When free-surface waves are generated using wave paddles to produce the desired waves, higher order effects might be inevitable for some cases. These can be due to the mismatch in the wave paddle displacement and non-linear free-surface wave kinematics, as well as the moving boundary of wave paddles. Such higher order effects are often manifested as higher harmonic waves, which can propagate independently (or free waves). The presence of such waves will contaminate the quality of the tank test, and together with effects due to scaling and finite size of tank, it is important to reduce or mitigate such effects as much as possible in a wave tank in order to simulate a more realistic scenario.
This study investigates the above problem in a systematic manner by using a fully-nonlinear numerical wave tank based on the three-dimensional time-domain Harmonic Polynomial Cell (HPC) method. Wave is generated by flap-type wave paddles on one end of the tank, and is damped on the other end. The paddle boundary conditions are satisfied on the instantaneous paddles surfaces, and the free surface is tracked by the generalized semi-Lagrangian scheme. In this study, first order paddle signal is used to generate regular waves, and the focus is on characterising the behaviour of the generated free higher harmonic waves.
We first look into a rectangular wave tank where the paddles are distributed at one side of the tank. Upon the generation of an oblique regular wave (primary wave), it is observed that the generated free waves propagate at a different angle/direction. An explicit analytical expression is derived for the direction of the free waves, which agrees with the numerical observation. Besides propagating at a different direction, the free waves also interact with the primary waves resulting in additional bound waves of the first and third harmonics. Next, we consider a circular wave tank, where paddles along half of the circumference are used to generate planar regular wave, while paddles at the other half are assumed to be able to fully absorb the wave. The generated free waves are observed to focus at a particular region in the tank due to constructive interference.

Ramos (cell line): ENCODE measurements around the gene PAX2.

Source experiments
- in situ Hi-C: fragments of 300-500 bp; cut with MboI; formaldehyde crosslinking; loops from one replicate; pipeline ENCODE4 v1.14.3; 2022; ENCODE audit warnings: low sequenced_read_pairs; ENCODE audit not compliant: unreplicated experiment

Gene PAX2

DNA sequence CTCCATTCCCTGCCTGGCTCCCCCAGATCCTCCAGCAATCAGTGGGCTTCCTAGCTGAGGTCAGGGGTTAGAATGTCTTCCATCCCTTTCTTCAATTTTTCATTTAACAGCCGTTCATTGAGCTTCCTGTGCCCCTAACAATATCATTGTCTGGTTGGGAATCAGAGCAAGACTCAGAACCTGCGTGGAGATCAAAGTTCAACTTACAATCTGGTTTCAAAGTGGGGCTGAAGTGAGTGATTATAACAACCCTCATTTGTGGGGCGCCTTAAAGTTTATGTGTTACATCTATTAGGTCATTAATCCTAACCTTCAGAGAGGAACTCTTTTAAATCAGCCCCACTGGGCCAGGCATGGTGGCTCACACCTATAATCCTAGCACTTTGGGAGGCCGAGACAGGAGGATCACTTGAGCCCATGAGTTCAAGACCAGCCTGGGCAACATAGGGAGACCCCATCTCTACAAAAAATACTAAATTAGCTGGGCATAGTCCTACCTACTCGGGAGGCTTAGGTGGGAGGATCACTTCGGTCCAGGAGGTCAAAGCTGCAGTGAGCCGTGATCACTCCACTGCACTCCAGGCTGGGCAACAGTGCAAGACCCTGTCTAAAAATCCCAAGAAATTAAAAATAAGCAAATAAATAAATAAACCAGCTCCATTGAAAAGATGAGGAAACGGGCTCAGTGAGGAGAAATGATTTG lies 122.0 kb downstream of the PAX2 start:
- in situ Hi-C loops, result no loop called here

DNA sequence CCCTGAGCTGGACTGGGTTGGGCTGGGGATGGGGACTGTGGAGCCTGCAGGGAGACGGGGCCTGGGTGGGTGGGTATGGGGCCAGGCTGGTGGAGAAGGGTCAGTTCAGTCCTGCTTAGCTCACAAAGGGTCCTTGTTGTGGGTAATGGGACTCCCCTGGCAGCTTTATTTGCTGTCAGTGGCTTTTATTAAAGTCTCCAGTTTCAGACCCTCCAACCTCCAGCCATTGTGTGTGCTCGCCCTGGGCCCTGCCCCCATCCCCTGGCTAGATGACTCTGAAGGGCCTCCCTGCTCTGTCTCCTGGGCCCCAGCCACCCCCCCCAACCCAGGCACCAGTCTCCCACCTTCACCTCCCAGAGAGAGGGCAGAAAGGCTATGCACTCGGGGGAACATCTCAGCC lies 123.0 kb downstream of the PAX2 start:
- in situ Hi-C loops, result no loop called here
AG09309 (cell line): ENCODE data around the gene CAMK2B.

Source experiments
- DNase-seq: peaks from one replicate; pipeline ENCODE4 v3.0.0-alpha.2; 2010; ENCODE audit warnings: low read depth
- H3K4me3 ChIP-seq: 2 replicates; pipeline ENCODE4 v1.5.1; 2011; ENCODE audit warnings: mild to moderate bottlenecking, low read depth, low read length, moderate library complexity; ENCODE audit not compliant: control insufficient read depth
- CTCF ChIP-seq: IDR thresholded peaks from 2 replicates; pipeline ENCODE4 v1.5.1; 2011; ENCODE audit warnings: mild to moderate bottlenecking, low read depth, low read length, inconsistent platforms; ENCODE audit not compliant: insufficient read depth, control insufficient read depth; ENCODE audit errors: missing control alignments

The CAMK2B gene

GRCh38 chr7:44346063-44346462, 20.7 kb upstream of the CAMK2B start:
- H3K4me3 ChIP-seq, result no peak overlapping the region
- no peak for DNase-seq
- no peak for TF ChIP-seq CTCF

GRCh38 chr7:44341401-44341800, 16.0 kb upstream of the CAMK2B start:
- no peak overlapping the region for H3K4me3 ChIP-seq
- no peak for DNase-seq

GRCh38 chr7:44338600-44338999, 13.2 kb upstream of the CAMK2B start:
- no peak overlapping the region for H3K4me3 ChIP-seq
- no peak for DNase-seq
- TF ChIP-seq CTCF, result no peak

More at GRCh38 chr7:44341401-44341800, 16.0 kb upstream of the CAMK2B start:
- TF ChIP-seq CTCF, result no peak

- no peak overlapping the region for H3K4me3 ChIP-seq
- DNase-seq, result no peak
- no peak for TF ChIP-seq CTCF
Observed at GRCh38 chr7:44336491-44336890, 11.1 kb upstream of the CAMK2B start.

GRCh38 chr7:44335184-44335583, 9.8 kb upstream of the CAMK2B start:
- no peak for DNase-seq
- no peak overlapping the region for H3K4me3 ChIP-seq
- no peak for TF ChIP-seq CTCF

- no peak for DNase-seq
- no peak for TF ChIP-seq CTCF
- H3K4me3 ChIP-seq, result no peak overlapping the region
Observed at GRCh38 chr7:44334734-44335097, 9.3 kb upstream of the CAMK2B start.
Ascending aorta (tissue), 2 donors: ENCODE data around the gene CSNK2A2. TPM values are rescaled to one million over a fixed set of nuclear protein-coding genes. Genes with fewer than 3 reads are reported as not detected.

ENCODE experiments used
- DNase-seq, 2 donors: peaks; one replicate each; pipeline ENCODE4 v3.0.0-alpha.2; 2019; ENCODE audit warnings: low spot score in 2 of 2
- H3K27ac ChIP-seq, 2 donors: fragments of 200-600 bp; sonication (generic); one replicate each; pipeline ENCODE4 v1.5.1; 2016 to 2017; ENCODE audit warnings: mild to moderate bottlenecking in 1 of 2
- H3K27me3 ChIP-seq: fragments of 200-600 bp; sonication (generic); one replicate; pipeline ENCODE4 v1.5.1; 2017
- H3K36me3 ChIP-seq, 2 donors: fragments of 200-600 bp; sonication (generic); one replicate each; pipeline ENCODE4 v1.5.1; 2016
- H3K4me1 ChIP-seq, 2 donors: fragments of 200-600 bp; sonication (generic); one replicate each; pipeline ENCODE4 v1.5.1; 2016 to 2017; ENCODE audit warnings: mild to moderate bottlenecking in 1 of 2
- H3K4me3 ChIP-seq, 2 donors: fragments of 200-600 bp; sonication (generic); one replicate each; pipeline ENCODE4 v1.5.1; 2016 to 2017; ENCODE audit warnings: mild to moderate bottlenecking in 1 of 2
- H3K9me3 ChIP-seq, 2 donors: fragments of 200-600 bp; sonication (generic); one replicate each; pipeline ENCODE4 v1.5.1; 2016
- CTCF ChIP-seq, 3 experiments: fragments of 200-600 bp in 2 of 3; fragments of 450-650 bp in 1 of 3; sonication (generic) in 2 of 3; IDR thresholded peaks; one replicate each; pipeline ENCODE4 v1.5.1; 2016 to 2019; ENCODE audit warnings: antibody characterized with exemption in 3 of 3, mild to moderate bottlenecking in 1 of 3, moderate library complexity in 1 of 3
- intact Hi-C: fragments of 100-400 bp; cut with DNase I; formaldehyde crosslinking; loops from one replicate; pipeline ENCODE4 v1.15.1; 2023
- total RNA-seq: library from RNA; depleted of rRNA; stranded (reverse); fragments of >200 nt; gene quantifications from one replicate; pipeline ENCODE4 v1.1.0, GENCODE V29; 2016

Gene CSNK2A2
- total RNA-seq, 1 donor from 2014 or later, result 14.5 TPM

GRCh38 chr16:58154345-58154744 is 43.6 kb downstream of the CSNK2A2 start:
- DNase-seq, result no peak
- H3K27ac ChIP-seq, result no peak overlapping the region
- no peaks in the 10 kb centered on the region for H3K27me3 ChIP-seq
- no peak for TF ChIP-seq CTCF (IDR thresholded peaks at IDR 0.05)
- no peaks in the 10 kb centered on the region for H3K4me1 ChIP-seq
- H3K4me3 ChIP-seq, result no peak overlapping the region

To eliminate or at least mitigate such undesired waves, correction to first order paddle signal is required. Second order correction scheme based on Schaffer (1996) is implemented for such purpose. Preliminary results seem to suggest that second order correction to the paddle signal can only mitigate but cannot completely eliminate the existence of free higher harmonic waves.